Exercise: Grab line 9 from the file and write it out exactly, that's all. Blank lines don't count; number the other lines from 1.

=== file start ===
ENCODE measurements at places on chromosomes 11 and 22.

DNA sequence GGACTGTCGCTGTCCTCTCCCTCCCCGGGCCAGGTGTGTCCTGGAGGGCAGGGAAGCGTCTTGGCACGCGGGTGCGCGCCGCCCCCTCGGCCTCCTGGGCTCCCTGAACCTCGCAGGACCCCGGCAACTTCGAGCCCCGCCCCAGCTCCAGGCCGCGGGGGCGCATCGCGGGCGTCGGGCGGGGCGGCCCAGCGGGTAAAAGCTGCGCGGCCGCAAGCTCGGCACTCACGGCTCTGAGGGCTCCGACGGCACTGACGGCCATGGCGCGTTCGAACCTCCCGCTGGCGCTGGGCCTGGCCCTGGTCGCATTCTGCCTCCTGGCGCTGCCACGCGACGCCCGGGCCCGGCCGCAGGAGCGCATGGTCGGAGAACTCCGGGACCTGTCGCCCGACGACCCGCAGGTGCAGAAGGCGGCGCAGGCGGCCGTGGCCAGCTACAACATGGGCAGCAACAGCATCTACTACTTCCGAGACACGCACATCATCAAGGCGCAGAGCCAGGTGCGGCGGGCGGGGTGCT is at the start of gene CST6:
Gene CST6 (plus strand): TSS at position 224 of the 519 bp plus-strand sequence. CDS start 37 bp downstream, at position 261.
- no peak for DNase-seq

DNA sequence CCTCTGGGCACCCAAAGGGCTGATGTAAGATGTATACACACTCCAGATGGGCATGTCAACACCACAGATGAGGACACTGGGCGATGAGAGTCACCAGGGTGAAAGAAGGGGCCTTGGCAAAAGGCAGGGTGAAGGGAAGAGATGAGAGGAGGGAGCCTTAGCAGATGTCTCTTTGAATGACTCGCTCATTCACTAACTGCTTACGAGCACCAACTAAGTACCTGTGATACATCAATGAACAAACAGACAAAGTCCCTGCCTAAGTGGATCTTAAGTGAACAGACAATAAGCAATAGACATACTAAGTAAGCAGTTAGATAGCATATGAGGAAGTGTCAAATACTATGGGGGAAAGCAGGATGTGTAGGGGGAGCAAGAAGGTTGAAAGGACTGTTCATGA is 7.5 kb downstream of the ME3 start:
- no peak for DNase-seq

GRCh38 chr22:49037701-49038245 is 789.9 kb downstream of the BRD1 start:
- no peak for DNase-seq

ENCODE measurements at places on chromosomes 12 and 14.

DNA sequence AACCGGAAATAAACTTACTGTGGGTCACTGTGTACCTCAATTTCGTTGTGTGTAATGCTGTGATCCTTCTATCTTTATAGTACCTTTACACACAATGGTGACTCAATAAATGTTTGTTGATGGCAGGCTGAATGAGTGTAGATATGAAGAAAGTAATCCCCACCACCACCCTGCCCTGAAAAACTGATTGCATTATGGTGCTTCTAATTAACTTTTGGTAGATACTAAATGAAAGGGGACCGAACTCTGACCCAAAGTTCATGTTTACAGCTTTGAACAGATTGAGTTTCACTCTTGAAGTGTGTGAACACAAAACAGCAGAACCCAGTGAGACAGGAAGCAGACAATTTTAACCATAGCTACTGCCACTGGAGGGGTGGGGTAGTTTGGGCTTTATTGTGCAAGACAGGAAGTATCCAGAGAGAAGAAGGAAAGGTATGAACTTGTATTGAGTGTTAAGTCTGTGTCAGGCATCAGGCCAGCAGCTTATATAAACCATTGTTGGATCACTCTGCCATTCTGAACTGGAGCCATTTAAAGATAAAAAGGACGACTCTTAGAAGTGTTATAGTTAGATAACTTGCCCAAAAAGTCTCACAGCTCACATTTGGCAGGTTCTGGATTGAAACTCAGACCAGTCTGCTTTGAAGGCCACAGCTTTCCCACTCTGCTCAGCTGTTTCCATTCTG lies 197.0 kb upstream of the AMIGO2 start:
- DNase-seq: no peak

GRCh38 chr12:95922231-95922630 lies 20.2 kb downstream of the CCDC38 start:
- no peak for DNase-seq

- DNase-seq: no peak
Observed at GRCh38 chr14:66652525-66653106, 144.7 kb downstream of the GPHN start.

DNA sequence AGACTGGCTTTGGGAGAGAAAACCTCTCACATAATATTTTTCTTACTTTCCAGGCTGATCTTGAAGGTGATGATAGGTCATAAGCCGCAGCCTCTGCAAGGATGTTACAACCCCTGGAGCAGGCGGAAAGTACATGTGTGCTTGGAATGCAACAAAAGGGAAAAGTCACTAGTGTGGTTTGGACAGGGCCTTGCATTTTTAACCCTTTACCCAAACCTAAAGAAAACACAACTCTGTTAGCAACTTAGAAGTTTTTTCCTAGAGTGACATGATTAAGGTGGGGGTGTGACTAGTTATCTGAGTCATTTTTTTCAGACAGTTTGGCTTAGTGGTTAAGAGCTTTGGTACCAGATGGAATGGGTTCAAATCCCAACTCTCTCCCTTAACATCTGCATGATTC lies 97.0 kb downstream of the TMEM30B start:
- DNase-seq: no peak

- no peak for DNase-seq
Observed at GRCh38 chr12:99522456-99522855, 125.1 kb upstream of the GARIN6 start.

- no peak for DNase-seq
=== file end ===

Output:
ENCODE measurements at places on chromosomes 12 and 14.